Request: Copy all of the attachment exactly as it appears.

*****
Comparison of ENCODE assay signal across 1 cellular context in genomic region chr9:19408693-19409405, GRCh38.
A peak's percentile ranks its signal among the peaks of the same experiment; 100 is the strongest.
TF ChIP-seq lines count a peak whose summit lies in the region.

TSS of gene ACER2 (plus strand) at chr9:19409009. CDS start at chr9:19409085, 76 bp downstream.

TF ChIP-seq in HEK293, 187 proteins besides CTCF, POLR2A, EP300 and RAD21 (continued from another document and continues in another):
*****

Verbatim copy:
Comparison of ENCODE assay signal across 1 cellular context in genomic region chr9:19408693-19409405, GRCh38.
A peak's percentile ranks its signal among the peaks of the same experiment; 100 is the strongest.
TF ChIP-seq lines count a peak whose summit lies in the region.

TSS of gene ACER2 (plus strand) at chr9:19409009. CDS start at chr9:19409085, 76 bp downstream.

TF ChIP-seq in HEK293, 187 proteins besides CTCF, POLR2A, EP300 and RAD21 (continued from another document and continues in another):